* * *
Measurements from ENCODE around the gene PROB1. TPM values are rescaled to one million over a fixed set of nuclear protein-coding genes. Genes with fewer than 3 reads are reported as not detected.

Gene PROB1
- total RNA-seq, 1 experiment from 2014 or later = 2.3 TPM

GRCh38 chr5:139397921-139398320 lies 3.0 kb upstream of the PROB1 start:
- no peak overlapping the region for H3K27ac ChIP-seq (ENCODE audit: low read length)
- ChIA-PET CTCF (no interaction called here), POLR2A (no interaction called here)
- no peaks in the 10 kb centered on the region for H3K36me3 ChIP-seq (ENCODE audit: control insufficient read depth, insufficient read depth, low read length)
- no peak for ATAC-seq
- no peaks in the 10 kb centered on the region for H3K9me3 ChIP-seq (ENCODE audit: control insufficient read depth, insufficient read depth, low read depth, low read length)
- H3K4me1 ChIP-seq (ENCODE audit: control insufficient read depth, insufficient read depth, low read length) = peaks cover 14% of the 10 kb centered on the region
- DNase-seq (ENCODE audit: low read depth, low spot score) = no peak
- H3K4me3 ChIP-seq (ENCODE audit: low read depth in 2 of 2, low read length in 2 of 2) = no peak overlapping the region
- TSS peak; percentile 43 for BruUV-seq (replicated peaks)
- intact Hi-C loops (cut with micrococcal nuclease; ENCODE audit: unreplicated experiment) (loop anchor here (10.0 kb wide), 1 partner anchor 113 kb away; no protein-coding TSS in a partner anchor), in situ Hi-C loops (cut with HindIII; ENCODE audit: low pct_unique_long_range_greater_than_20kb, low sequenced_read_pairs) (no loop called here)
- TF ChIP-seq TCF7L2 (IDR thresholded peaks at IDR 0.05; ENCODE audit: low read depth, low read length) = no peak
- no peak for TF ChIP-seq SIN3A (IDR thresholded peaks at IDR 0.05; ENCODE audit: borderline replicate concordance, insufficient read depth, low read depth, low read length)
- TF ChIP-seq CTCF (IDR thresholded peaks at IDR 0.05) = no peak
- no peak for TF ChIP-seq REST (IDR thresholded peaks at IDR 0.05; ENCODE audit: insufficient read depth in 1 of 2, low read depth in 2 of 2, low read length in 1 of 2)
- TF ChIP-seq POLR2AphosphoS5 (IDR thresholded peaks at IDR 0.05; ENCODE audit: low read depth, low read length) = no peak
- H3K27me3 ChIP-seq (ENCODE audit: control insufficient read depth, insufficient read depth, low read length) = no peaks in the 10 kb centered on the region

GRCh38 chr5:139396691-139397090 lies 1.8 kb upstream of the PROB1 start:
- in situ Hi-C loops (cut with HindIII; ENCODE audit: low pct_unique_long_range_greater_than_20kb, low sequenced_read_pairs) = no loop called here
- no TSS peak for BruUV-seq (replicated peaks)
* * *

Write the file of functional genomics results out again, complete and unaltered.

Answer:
Measurements from ENCODE around the gene PROB1. TPM values are rescaled to one million over a fixed set of nuclear protein-coding genes. Genes with fewer than 3 reads are reported as not detected.

Gene PROB1
- total RNA-seq, 1 experiment from 2014 or later = 2.3 TPM

GRCh38 chr5:139397921-139398320 lies 3.0 kb upstream of the PROB1 start:
- no peak overlapping the region for H3K27ac ChIP-seq (ENCODE audit: low read length)
- ChIA-PET CTCF (no interaction called here), POLR2A (no interaction called here)
- no peaks in the 10 kb centered on the region for H3K36me3 ChIP-seq (ENCODE audit: control insufficient read depth, insufficient read depth, low read length)
- no peak for ATAC-seq
- no peaks in the 10 kb centered on the region for H3K9me3 ChIP-seq (ENCODE audit: control insufficient read depth, insufficient read depth, low read depth, low read length)
- H3K4me1 ChIP-seq (ENCODE audit: control insufficient read depth, insufficient read depth, low read length) = peaks cover 14% of the 10 kb centered on the region
- DNase-seq (ENCODE audit: low read depth, low spot score) = no peak
- H3K4me3 ChIP-seq (ENCODE audit: low read depth in 2 of 2, low read length in 2 of 2) = no peak overlapping the region
- TSS peak; percentile 43 for BruUV-seq (replicated peaks)
- intact Hi-C loops (cut with micrococcal nuclease; ENCODE audit: unreplicated experiment) (loop anchor here (10.0 kb wide), 1 partner anchor 113 kb away; no protein-coding TSS in a partner anchor), in situ Hi-C loops (cut with HindIII; ENCODE audit: low pct_unique_long_range_greater_than_20kb, low sequenced_read_pairs) (no loop called here)
- TF ChIP-seq TCF7L2 (IDR thresholded peaks at IDR 0.05; ENCODE audit: low read depth, low read length) = no peak
- no peak for TF ChIP-seq SIN3A (IDR thresholded peaks at IDR 0.05; ENCODE audit: borderline replicate concordance, insufficient read depth, low read depth, low read length)
- TF ChIP-seq CTCF (IDR thresholded peaks at IDR 0.05) = no peak
- no peak for TF ChIP-seq REST (IDR thresholded peaks at IDR 0.05; ENCODE audit: insufficient read depth in 1 of 2, low read depth in 2 of 2, low read length in 1 of 2)
- TF ChIP-seq POLR2AphosphoS5 (IDR thresholded peaks at IDR 0.05; ENCODE audit: low read depth, low read length) = no peak
- H3K27me3 ChIP-seq (ENCODE audit: control insufficient read depth, insufficient read depth, low read length) = no peaks in the 10 kb centered on the region

GRCh38 chr5:139396691-139397090 lies 1.8 kb upstream of the PROB1 start:
- in situ Hi-C loops (cut with HindIII; ENCODE audit: low pct_unique_long_range_greater_than_20kb, low sequenced_read_pairs) = no loop called here
- no TSS peak for BruUV-seq (replicated peaks)